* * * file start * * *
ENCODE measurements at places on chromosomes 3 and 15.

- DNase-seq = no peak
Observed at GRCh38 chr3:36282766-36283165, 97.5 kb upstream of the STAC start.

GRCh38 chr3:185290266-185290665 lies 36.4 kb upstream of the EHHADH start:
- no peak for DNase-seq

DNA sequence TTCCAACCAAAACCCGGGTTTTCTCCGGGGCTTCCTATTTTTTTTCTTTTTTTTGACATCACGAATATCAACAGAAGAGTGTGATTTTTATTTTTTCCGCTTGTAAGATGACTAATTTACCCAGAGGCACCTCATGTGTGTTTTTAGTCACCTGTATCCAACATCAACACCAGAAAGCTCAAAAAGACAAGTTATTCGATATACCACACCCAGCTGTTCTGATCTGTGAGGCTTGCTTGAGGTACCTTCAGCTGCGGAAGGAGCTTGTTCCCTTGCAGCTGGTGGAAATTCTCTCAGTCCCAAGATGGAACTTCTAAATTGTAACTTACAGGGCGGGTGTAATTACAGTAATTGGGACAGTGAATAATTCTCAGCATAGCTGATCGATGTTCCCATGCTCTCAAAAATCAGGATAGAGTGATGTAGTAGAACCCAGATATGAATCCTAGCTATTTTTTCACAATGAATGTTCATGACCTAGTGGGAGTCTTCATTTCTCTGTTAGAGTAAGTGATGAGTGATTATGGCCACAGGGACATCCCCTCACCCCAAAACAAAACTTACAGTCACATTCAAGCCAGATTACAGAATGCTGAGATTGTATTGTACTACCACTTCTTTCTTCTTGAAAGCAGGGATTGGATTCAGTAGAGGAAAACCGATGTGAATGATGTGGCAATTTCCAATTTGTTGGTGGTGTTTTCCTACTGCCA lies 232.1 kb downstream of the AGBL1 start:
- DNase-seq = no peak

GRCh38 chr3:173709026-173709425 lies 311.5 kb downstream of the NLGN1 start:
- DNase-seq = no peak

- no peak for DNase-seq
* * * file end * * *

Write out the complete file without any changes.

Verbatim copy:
ENCODE measurements at places on chromosomes 3 and 15.

- DNase-seq = no peak
Observed at GRCh38 chr3:36282766-36283165, 97.5 kb upstream of the STAC start.

GRCh38 chr3:185290266-185290665 lies 36.4 kb upstream of the EHHADH start:
- no peak for DNase-seq

DNA sequence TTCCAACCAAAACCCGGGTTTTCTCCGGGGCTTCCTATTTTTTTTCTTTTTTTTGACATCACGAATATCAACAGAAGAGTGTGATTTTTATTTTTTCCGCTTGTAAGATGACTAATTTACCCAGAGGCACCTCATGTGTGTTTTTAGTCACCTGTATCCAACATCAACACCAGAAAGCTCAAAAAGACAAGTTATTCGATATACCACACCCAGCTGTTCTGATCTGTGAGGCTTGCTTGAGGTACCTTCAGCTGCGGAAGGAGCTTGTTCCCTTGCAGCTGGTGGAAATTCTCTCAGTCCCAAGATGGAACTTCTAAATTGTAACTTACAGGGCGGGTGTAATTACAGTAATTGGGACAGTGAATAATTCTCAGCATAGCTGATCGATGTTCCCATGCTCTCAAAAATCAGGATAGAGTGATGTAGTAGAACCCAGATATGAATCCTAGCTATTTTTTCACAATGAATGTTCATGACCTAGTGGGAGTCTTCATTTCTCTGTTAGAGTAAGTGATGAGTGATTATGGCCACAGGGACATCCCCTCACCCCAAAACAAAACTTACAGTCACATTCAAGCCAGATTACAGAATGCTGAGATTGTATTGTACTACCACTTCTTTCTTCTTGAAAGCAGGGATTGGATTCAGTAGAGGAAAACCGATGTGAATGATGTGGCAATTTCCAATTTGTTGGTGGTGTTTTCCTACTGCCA lies 232.1 kb downstream of the AGBL1 start:
- DNase-seq = no peak

GRCh38 chr3:173709026-173709425 lies 311.5 kb downstream of the NLGN1 start:
- DNase-seq = no peak

- no peak for DNase-seq